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Las Vegas Bookmakers Cautious, But Welcome Esports Betting

(AP Photo/Thibault Camus)

A general view during the final of League of Legends tournament between Team G2 Esports and Team FunPlus Phoenix, in Paris, Sunday, Nov. 10, 2019.

Before the coronavirus pandemic, race and sports books in Las Vegas dismissed the notion of posting lines and taking wagers on esports.

Why bet on video game competitions, when you could wager on the Vegas Golden Knights or a long list of NBA games.

But now, searching for an alternative to mainstream sports, the Nevada Gaming Control Board has approved bets on different esports series.

Within the past month, however, regulators have approved wagering on seven further esports events, plus the eNASCAR series that involves real-life pro drivers racing on virtual racetracks.

Other events approved recently include two League of Legends tournaments and the 2020 Overwatch League.

Prior to March 25, the control board had authorized sportsbooks to offer bets on only three major esports tournaments that were held in 2016 and 2017.

It is a regulatory decision William Hill and other bookmakers welcomed, but the new betting opportunities have yet to prove their financial worth compared to betting on the NFL or NBA. 

“Like most new markets, a lot of people don’t know that we have them up,” said Nick Bogdanovich, director of trading for William Hill U.S. “It’s very possible that at some point this stuff will take off, you just never know when.”

Bogdanovich said the tickets have been slow for the esports market, except for the eNASCAR events, but he pointed out that people know the drivers in that event. 

The other events like League of Legends and Overwatch haven't taken off as much and Bogdanovich admits he doesn't know much about the video games.

“It’s more for people’s entertainment to get them through this gloom and doom time," he said, "If it ever gets to where we’re writing serious dollars to it, I might have to sharpen up my acumen.”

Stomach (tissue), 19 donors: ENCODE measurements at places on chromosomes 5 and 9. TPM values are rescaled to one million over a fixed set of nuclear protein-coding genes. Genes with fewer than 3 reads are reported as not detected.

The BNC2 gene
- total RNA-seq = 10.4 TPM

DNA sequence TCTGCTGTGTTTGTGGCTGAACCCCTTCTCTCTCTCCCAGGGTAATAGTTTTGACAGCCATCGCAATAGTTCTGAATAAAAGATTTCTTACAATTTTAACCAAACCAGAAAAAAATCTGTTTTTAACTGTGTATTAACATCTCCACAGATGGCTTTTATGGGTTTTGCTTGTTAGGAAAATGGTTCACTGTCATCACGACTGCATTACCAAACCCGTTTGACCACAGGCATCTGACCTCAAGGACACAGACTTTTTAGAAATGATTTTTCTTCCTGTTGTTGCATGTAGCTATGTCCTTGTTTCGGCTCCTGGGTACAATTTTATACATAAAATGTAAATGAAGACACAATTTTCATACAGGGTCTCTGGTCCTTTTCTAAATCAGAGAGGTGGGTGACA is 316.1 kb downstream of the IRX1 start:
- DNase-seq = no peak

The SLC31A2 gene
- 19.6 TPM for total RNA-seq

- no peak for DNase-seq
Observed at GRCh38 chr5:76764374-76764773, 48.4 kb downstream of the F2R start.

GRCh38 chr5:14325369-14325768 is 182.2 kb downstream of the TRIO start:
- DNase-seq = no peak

Despite Bogdanovich's skepticism, Blaine Grayboyes, CEO of GameCo, believes esports will be a draw for casinos. 

GameGo creates skill-based games for casinos and has partnered with another company to create an esports data platform. Graboyes said more people watch esports than play them.

“Therefore, the opportunity for more people to bet on esports is there as well," he said, "What we’re doing is looking to offer the optimal solution in the marketplace for sports books like William Hill and others in Nevada and across North America.”

The new platform will deliver data about esports for sports books.

Graboyes said there is a generational shift going on and the kids who grew up playing video games are now the new customer for casinos.

“This is a great demographic for casinos to engage with now, especially if they want to grow their businesses over time,” he said.

GameCo has created skilled-based games for the casino floor that have the interactivity of video games with the thrill of winning money as the slot machine.

Graboyes said 80 percent of spending on his company's games come from Gen-X and Millennials, but that same audience only spends about 20 percent on slot machines.

“So, it’s an opportunity to attract and monetize a completely different audience than the traditional slot machine player,” he said.

While Tom Brady and LeBron James are household names, Graboyes said the top gamers are absolutely celebrities to their fans. 

Nick Bogdanovich, director of trading, William Hill US; Blaine Graboyes, CEO, GameCo


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(Editor's note: Chris Sieroty no longer works for Nevada Public Radio)